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Hi Lotus!

It doesn't sound controlling to me, but rather like you've identified a boundary. It makes me sad that you're scared to express it to him.
(though I have to be VERY careful as to how I word this, so he won't get defensive)
You can't control his reaction, only yourself. it's his gig how he responds to your boundary.

When I can do this well-sort out my boundary and express and hold it, it keeps me safe and (more) sane.
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Old 09-30-2011, 04:54 AM
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My home is an alcohol-free environment, and that includes "non-alcoholic" beer.

As a long-term recovering alcoholic, I'd never drink it either. I have no desire to romance the past with something that resembles beer. I know where that would eventually lead for me.

You have the right to an alcohol-free home too. That's a healthy boundary.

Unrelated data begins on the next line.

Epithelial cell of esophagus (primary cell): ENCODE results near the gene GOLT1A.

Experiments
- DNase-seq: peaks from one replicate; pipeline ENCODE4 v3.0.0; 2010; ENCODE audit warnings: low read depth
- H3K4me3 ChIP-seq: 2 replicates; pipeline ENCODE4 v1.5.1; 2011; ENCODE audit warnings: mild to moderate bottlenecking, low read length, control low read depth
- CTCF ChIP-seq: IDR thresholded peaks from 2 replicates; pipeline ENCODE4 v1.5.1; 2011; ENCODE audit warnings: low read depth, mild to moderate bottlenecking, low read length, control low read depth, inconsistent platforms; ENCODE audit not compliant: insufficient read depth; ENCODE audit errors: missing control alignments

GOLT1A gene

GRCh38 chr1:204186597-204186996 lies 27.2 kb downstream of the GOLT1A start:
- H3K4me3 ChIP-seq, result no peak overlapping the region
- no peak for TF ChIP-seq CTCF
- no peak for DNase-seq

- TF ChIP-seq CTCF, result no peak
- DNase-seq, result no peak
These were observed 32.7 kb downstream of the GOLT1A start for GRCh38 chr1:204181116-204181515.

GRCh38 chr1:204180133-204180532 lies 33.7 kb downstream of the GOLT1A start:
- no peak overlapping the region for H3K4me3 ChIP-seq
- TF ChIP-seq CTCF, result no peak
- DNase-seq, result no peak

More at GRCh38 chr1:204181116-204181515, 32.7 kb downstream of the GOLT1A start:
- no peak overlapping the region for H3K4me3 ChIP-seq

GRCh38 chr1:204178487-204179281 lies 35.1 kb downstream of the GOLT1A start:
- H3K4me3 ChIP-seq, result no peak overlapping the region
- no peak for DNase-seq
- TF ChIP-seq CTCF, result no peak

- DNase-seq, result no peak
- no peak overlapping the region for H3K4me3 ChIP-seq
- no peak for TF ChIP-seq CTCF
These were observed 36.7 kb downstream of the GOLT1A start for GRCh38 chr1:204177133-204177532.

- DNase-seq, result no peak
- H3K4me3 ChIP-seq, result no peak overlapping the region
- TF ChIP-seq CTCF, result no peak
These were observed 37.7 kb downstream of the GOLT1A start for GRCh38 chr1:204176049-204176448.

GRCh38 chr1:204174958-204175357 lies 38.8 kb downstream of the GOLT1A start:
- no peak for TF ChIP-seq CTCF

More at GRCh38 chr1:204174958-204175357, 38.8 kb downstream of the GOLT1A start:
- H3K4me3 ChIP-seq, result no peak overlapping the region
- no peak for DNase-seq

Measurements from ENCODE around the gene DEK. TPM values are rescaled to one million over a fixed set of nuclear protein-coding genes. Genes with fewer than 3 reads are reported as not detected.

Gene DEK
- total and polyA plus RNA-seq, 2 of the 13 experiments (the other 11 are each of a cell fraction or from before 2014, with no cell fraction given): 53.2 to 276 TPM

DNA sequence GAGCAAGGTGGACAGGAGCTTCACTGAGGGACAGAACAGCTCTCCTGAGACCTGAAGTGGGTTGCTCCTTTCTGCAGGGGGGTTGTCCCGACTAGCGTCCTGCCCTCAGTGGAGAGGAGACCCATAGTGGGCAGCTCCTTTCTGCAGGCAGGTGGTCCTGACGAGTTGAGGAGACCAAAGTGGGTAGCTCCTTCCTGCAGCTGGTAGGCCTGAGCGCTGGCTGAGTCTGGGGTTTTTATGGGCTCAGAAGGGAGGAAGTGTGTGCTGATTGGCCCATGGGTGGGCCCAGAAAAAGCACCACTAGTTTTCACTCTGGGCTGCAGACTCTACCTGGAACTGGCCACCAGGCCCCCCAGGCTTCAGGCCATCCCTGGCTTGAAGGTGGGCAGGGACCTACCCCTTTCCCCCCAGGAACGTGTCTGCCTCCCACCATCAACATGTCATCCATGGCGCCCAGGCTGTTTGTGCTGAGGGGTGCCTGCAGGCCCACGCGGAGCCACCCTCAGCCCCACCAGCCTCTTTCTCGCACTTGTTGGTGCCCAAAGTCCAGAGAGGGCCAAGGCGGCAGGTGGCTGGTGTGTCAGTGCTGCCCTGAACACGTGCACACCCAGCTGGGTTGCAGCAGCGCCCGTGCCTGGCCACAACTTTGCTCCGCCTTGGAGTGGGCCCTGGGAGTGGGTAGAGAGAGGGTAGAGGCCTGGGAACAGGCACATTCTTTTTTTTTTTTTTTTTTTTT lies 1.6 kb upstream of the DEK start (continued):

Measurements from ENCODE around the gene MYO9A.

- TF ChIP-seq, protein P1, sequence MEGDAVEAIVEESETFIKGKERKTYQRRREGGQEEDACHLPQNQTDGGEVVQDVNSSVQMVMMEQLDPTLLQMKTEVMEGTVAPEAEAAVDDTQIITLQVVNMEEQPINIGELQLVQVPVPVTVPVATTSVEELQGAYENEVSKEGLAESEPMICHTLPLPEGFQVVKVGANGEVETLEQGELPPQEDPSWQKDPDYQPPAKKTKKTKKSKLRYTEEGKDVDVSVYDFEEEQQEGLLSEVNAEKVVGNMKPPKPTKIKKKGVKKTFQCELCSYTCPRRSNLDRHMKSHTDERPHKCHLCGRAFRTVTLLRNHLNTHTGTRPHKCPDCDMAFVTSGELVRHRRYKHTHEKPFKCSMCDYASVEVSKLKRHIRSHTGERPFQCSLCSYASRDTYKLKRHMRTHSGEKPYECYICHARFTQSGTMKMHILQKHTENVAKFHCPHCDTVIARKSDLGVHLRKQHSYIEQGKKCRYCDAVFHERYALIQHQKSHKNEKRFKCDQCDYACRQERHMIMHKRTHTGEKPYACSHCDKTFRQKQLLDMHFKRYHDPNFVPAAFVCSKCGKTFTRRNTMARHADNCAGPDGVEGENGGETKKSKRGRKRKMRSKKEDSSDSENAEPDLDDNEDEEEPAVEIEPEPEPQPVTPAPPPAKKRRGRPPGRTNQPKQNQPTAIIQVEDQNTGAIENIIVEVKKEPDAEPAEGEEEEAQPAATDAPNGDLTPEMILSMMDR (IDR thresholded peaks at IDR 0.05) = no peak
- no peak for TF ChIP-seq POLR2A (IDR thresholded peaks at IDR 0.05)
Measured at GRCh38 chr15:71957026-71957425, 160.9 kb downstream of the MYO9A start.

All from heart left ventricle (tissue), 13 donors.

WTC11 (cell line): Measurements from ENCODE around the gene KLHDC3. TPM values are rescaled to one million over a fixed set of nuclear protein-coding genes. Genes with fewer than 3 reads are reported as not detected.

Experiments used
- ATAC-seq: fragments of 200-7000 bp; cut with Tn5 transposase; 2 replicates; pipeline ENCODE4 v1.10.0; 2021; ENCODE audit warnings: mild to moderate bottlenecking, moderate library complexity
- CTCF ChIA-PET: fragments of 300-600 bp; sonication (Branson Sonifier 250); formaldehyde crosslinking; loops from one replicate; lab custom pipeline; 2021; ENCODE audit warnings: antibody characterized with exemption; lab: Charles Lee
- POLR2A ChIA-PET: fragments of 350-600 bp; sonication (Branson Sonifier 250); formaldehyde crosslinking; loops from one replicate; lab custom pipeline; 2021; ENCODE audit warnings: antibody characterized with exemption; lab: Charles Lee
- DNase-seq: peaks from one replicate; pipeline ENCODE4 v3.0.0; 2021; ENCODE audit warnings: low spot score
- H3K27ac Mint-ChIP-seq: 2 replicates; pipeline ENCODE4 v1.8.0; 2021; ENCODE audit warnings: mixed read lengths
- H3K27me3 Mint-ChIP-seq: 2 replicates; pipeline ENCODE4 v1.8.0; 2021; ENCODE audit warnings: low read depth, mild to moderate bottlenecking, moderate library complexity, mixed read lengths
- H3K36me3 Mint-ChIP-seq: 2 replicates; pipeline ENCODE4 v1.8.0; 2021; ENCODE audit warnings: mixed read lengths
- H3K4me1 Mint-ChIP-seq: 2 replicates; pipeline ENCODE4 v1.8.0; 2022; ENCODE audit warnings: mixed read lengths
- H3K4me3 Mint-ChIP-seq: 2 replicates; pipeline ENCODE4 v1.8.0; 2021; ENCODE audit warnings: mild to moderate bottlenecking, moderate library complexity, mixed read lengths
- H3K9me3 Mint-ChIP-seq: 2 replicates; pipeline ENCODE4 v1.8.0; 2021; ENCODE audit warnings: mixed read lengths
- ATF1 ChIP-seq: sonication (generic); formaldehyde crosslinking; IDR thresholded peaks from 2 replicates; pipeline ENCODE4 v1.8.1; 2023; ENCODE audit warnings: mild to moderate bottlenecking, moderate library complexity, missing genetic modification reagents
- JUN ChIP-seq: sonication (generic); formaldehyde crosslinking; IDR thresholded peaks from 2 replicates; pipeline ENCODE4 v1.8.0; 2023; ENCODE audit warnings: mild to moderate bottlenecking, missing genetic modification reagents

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Old 09-30-2011, 05:36 AM
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Statistically the vast majority of those who achieve sobriety do relapse (why many parrot that "relapse is part of recovery") and in my opinion it usually can be attributed to a combination of reasons ... as we all know on this site alcoholism and addiction is a very complicated knot of issues and triggers.

Our behaviors and habits become deeply ingrained and the desire and compulsion to drink is the core of the battle for the alcoholic and I never understood anyone trying to defend or logic drinking a product that not only mimics the real product but actually does contain a small amount of alcohol!